American scientists managed to make cancer cells kill themselves, as reported in the article published in the scientific journal Molecular Pharmacology. They managed to achieve this result by synthesizing a drug on the basis of the existing anti-tumor drugs.
The scientists identified a substance that blocks the production of enzymes which are vital to for the growth and survival of the cancer cells. As explained by the oncologist Professor Paul Dent, one of the authors of the study, sorafenib has been approved by the Ministry of Health for the treatment of liver and kidney, and regorafenib – for the treatment of colorectal cancer.
The new method dramatically increased the speed of destruction of cancer cells. In addition, this approach has proven effective against cells with specific mutations, which may reduce the effectiveness of chemotherapy drugs.
The results of the research showed that the combination therapy of this type suppresses possible ways of survival of tumor cells, causing them to a toxic effect, known as autophagy, and leads to their death. Autophagy is a protective mechanism in a result of which cells “digest” their own components in order to try to survive in stressful conditions.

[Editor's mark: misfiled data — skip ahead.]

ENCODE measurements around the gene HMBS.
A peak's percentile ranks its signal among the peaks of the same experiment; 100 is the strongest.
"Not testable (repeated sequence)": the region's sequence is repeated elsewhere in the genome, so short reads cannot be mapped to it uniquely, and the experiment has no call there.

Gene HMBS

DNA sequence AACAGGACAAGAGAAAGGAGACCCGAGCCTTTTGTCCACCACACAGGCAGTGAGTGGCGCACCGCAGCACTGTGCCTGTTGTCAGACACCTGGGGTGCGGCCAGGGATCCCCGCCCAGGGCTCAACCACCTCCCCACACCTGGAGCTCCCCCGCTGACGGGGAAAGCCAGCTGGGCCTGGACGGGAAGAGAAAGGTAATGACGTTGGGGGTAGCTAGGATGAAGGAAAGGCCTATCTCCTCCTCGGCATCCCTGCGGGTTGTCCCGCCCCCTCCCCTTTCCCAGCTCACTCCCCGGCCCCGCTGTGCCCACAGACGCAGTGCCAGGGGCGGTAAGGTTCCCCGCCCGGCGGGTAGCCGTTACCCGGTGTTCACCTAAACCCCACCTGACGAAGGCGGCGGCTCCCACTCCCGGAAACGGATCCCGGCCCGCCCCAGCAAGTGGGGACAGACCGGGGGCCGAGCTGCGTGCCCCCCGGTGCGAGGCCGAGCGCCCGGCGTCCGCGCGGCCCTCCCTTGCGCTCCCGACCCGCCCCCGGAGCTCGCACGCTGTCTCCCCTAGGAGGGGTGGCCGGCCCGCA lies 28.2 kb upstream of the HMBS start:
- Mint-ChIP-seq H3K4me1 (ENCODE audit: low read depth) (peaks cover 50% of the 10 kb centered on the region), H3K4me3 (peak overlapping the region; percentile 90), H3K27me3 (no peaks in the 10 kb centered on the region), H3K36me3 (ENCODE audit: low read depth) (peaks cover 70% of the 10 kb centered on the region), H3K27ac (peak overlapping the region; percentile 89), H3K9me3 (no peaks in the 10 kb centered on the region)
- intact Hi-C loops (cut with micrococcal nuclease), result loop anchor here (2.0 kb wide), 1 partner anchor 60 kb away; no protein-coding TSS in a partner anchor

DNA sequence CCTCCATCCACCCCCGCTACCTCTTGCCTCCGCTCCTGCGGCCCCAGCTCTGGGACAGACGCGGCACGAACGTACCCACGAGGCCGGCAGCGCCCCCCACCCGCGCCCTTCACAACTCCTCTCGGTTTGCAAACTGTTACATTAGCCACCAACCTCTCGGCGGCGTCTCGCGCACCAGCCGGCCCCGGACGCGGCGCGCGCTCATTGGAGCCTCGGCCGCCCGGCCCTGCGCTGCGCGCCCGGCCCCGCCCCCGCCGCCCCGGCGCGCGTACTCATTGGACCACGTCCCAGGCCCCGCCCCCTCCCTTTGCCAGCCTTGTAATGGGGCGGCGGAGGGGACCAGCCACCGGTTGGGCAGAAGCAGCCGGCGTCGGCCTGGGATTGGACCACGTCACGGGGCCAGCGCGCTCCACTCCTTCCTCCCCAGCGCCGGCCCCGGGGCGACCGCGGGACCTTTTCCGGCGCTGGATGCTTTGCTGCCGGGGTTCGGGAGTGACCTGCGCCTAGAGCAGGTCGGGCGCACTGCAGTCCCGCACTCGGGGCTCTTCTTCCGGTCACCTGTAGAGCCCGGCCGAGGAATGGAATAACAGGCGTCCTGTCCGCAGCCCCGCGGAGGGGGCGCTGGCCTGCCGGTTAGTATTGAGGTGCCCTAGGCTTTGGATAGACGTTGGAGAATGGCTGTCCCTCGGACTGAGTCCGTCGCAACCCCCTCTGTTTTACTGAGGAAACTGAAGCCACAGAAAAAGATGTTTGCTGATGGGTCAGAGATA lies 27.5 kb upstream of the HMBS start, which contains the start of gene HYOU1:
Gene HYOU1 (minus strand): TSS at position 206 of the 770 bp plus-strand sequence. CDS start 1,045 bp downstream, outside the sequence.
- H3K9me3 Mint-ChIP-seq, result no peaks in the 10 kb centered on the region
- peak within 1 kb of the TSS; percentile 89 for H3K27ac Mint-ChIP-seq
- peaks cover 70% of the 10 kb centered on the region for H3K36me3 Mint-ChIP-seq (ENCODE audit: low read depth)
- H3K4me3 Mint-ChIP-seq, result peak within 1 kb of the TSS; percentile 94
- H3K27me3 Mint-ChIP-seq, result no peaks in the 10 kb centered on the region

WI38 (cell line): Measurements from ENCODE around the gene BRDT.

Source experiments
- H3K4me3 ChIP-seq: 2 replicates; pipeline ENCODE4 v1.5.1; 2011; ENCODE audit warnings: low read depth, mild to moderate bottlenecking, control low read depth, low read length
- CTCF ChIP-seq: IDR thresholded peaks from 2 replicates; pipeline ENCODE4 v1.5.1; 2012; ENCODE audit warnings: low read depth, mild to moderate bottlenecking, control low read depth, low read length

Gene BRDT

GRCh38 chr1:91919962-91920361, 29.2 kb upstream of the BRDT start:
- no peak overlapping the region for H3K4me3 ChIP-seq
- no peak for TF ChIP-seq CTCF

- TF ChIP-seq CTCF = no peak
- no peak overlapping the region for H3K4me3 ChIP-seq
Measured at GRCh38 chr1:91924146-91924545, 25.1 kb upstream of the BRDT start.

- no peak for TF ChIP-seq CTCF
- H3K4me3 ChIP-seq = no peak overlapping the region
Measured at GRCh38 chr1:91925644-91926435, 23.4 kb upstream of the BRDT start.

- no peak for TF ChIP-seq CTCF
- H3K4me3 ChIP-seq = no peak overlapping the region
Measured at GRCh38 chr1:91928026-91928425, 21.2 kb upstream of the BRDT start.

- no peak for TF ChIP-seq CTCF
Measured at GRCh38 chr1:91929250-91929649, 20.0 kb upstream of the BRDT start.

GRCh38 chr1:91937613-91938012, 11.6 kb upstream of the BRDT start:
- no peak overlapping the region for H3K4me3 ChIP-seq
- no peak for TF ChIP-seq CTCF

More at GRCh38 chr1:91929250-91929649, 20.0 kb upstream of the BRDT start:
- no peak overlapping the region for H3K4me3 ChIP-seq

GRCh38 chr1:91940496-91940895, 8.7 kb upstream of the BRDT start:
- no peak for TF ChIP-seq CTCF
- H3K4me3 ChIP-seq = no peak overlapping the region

The drug has proved to be effective in cancer of colon, kidney, liver, lung, breast and brain. Moreover, it did not show to have any devastating effects on the healthy cells.
In the near future, the scientists plan to conduct the first phase of clinical tests aimed at testing the safety of the combination therapy for the human body.
Copyright © 2016 Learning Mind. All rights reserved. For permission to reprint, contact us.
Latest posts by Anna LeMind (see all)
- 6 Reasons Why Intelligent People Fail to Be Happy - November 24, 2016
- 5 Times You Know You Are Rebelling Against Modern Society (Even If It Doesn’t Feel This Way) - November 5, 2016
- 5 Reasons Why Introverts Love Autumn - September 22, 2016
- 5 Struggles of Being a Cold Person with a Sensitive Soul - August 16, 2016
- Why Deep People Often Feel Alone and Misunderstood (and What They Can Do about It) - June 30, 2016